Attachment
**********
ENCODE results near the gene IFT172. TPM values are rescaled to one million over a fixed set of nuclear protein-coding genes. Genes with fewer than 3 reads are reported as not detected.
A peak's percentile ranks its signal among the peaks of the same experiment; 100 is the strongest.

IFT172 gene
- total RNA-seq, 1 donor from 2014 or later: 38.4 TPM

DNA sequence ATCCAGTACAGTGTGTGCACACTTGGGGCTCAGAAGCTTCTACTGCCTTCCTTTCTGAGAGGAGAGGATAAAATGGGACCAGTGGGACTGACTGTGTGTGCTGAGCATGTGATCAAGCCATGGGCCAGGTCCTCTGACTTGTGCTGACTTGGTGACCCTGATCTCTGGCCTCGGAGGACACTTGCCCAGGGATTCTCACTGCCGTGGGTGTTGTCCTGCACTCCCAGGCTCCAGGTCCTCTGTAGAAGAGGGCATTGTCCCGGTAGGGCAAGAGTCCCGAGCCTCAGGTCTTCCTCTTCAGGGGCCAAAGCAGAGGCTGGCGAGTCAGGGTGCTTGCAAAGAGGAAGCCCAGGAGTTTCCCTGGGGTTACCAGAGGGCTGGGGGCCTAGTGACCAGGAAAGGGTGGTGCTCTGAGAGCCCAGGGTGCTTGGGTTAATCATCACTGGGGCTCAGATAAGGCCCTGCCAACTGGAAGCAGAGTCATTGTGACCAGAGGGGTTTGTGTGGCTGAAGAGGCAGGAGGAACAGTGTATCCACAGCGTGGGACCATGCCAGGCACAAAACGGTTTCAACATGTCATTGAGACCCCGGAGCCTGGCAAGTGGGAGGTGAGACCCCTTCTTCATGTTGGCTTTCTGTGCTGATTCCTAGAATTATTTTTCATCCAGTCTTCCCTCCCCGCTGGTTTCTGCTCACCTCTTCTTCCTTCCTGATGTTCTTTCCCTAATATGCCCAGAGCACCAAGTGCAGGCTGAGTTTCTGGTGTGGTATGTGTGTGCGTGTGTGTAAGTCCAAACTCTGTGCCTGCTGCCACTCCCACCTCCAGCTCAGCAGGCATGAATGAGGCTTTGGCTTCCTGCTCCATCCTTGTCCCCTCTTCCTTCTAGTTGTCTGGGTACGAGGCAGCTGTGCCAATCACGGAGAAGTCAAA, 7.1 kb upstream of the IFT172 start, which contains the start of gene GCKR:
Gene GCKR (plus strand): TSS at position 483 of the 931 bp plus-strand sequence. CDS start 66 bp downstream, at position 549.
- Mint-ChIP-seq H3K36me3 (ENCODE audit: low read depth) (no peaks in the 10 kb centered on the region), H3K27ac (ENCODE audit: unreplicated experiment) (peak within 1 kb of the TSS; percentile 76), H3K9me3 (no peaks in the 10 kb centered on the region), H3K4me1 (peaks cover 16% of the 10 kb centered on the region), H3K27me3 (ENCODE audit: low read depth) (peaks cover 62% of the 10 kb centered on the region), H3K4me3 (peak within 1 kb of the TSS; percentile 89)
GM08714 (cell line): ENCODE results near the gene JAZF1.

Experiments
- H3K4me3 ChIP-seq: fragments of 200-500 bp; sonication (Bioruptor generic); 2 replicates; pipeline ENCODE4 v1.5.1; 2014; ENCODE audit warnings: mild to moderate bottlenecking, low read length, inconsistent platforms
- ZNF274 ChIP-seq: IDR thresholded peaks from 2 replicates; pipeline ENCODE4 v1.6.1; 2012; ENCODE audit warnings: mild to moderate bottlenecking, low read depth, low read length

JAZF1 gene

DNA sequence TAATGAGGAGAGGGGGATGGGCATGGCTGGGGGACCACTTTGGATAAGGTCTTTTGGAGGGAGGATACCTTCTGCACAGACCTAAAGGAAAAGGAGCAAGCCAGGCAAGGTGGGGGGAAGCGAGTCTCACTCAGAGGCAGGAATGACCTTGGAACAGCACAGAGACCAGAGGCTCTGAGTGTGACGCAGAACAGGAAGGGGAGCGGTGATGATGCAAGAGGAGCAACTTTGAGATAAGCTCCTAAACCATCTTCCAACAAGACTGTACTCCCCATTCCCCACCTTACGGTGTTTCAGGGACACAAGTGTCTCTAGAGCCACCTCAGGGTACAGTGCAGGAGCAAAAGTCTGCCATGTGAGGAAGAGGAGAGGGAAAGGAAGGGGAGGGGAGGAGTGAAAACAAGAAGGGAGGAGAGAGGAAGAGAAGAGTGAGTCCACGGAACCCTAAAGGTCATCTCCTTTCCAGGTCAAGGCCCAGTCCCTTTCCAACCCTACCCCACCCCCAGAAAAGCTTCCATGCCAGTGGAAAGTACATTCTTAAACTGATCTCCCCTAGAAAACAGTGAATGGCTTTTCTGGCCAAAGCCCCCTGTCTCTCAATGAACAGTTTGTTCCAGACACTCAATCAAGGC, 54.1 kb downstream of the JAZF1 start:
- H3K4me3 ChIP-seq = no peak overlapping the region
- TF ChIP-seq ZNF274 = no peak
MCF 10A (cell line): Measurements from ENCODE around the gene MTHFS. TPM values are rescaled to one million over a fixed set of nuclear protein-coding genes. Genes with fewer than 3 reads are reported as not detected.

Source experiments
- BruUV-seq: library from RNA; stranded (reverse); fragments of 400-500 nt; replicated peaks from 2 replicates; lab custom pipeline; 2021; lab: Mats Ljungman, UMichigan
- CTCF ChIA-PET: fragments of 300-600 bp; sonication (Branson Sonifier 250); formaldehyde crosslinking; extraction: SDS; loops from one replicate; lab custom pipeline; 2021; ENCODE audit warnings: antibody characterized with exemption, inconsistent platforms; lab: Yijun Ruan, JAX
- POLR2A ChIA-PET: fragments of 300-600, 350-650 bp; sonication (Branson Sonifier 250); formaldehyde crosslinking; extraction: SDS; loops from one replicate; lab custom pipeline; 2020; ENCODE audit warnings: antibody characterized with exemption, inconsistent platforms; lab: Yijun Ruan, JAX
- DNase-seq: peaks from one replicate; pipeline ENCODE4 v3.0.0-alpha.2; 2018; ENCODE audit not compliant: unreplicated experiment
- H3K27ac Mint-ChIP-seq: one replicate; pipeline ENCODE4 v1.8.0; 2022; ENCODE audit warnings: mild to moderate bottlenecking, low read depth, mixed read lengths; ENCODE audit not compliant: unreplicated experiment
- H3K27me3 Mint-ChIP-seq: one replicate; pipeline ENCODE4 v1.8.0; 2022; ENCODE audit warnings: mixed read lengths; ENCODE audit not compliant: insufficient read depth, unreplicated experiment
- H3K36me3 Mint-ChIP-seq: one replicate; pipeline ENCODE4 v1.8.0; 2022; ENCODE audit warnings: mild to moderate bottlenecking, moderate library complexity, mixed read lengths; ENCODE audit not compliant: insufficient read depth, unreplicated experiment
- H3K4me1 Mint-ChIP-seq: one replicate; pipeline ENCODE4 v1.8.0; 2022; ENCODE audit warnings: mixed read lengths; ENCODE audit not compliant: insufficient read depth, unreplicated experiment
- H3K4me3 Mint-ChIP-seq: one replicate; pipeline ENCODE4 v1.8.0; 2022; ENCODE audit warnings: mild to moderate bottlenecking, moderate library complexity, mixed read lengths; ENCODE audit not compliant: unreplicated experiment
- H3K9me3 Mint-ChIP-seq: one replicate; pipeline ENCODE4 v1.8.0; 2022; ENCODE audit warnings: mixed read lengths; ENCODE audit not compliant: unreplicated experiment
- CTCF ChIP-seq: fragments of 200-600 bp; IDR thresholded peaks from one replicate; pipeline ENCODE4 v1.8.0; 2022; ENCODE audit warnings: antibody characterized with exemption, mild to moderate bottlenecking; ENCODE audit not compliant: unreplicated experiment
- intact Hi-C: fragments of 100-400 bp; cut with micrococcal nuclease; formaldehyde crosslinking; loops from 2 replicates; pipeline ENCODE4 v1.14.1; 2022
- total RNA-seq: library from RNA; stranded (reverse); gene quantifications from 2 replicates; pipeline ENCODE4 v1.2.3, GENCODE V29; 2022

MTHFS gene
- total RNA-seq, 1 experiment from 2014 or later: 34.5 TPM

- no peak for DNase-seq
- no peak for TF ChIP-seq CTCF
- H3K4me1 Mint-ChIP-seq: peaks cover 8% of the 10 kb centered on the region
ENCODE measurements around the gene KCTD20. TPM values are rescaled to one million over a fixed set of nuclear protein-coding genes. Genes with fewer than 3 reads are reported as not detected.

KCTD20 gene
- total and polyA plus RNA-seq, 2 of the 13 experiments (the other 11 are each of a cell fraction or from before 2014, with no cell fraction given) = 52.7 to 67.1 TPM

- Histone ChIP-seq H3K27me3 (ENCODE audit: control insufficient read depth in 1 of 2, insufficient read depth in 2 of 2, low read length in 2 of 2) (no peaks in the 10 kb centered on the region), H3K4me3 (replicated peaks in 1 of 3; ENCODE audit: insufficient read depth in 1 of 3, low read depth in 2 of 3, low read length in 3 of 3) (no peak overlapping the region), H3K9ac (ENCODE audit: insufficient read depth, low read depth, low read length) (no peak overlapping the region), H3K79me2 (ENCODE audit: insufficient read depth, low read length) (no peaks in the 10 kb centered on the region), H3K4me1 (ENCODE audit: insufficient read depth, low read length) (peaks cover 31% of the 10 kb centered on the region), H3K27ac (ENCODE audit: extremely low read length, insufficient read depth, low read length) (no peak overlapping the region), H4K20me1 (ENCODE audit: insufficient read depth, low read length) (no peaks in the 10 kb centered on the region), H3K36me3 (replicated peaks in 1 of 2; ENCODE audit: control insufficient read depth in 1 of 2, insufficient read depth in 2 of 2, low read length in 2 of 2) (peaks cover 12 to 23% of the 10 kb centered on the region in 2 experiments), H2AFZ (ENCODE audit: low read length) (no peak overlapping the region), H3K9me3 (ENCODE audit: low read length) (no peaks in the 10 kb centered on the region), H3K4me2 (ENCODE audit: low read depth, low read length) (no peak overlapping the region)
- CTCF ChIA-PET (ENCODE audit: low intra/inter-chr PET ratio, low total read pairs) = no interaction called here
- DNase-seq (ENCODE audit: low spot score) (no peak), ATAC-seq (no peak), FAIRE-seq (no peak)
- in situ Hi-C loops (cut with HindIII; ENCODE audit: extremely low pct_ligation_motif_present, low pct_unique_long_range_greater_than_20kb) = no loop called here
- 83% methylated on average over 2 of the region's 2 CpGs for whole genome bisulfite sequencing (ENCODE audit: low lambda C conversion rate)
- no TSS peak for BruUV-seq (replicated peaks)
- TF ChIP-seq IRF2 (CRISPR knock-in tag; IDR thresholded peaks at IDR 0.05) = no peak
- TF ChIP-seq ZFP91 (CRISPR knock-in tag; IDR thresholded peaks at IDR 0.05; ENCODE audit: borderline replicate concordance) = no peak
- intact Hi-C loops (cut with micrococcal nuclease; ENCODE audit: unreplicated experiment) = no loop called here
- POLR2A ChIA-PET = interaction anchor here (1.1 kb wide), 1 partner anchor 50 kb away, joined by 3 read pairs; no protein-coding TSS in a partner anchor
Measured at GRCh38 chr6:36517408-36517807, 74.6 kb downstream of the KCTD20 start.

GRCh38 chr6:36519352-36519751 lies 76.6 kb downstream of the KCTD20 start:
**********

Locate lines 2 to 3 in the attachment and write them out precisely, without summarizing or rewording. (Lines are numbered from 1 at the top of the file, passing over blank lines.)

A peak's percentile ranks its signal among the peaks of the same experiment; 100 is the strongest.

IFT172 gene